Self-driving vehicles, automated cranes and a variety of interfaces have been doing the work in the APM container terminal in the Maasvlakte II area in the port of Rotterdam since 2015, maximizing the handling of containers with unprecedented performance and productivity. The machines follow instructions from a Terminal Operating System, while being supervised by humans in control rooms. On the surrounding logistical landscape, physical barriers and security checkpoints separate the realm of human bodies from that of semi-autonomous machines. At the same time, this smooth, self-managed logistical infrastructure has negative effects on job security for port workers, who took industrial action over increasing automation.
Maasvlakte II, the latest territorial expansion of the port of Rotterdam, boasts to be home of the two most technologically advanced container terminals in the world: the APM Terminals and Rotterdam World Gateway. Their landlord, the Port of Rotterdam Authority, moved by ambitious goals to become the greenest and most competitive port in the world, imposed very high demands in terms of sustainability and efficiency on new companies aspiring to lease its land. In particular, automation technologies were signaled as the panacea for achieving a radically efficient use of land, time, and energy in port operations. With automated processes requiring new kinds of machines, facilities, and workers, these logistical spaces are perfect case studies of automated workplaces and their broader socio-spatial implications.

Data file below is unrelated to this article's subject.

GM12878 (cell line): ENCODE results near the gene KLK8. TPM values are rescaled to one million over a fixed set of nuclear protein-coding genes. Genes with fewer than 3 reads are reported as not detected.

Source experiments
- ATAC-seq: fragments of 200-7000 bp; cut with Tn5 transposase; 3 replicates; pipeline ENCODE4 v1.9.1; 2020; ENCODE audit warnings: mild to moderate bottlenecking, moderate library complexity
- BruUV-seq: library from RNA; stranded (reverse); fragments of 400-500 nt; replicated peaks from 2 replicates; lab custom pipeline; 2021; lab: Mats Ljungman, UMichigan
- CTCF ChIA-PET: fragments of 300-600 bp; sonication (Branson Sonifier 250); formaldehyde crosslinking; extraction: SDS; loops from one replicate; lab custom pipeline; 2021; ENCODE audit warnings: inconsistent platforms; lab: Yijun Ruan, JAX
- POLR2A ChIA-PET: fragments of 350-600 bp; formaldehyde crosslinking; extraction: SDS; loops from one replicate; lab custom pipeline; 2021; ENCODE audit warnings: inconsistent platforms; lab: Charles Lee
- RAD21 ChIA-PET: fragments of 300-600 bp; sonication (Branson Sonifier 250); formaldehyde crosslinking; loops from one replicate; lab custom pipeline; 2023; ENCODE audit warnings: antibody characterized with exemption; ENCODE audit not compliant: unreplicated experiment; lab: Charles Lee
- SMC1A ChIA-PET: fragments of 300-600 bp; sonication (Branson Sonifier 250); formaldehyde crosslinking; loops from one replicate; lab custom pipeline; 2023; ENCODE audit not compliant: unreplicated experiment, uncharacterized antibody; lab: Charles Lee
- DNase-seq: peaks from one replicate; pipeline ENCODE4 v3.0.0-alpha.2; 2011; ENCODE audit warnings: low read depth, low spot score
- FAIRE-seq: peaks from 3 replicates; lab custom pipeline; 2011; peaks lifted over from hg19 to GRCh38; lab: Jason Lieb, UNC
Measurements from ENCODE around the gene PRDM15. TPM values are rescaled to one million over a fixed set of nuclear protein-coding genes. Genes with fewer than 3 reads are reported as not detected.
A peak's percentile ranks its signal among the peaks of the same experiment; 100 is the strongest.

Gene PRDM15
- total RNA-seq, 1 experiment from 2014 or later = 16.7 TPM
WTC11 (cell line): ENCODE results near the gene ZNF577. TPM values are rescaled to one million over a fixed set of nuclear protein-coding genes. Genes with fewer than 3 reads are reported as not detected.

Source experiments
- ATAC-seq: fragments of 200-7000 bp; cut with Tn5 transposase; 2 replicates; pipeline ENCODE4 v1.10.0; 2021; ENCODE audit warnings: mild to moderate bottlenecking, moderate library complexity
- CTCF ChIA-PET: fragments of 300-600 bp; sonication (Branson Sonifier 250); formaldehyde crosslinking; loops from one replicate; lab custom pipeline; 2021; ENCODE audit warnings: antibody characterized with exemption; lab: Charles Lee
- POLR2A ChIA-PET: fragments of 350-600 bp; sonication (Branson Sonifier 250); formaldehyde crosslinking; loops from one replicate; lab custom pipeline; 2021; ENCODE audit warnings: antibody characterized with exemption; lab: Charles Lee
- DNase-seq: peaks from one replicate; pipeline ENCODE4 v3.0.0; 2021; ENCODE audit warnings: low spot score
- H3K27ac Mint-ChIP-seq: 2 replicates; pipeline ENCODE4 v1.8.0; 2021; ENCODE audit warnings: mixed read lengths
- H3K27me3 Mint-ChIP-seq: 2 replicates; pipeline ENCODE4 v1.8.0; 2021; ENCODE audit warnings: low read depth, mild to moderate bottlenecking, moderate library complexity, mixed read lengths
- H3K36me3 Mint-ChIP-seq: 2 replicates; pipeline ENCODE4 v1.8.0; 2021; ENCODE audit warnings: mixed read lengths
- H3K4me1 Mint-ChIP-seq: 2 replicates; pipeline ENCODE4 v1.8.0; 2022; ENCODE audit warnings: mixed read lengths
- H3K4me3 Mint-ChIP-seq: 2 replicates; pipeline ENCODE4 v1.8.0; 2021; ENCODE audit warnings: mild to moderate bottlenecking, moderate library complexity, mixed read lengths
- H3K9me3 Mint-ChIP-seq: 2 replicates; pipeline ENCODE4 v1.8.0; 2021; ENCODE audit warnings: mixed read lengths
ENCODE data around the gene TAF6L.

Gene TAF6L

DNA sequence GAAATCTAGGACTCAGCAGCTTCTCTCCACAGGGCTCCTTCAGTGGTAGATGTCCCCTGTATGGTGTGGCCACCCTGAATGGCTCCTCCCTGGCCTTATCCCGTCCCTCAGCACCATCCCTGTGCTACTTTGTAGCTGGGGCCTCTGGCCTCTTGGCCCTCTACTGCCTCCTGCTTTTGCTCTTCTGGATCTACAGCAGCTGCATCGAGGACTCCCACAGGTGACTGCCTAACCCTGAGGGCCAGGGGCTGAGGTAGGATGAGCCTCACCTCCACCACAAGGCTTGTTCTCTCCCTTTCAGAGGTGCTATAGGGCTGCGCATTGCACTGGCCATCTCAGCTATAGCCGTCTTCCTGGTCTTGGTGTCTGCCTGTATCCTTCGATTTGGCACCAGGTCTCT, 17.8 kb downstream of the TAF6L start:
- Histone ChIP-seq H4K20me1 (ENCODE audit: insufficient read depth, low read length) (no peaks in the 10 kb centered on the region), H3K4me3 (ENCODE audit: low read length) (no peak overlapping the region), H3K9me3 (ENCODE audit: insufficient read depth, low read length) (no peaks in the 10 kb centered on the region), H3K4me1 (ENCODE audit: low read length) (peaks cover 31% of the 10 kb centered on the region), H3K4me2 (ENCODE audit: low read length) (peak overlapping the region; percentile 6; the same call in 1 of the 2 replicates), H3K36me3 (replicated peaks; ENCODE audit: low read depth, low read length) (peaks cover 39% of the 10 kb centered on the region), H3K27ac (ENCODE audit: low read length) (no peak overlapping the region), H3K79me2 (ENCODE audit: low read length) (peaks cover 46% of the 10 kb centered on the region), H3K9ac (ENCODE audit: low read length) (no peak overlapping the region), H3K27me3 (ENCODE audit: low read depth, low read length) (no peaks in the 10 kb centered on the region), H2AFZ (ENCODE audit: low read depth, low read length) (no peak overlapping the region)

The absence of information and the opaqueness of corporations complicates reporting on industrial spaces. Building a case on the automated terminals in Maasvlakte II could not be done in a straightforward manner, as our research was effectively impeded by its companies. Moreover, the fact that the terminals are highly securitized environments limited another common research practice, that of field observation, to a bus ride within the context an public tour into the grounds of APM Terminals. It was eventually for the reason that Rotterdam World Gateway was not part of this tour that the study focused on APM. Alternative sources of data and architectural knowledge had to be used to model and represent its spaces and conditions. These sources liberate architectural research from traditional ways of measuring and re-constructing spaces, such as fieldwork, surveying, or research in architecture archives. Our study draws on fragments of information, data, and episodes acquired from secondary, publicly accessible resources that allow one to reconstruct the container terminal by assembling discrete elements using architectural methods from the outside in.
Het Nieuwe Instituut’s research on the container terminal was presented in the form of an installation at How Will We Work?, an exhibition curated by the University of Applied Arts in Vienna in cooperation with the Vienna Biennale 2017. In 2018, the research continued as part of WORK BODY LEISURE at the Biennale Architettura 2018 in Venice, manifested in an essay and installation at the Dutch Pavilion.
Research department, Het Nieuwe Instituut: Marina Otero Verzier, Víctor Muñoz Sanz, Marten Kuijpers and Grace Abou Jaoudeh.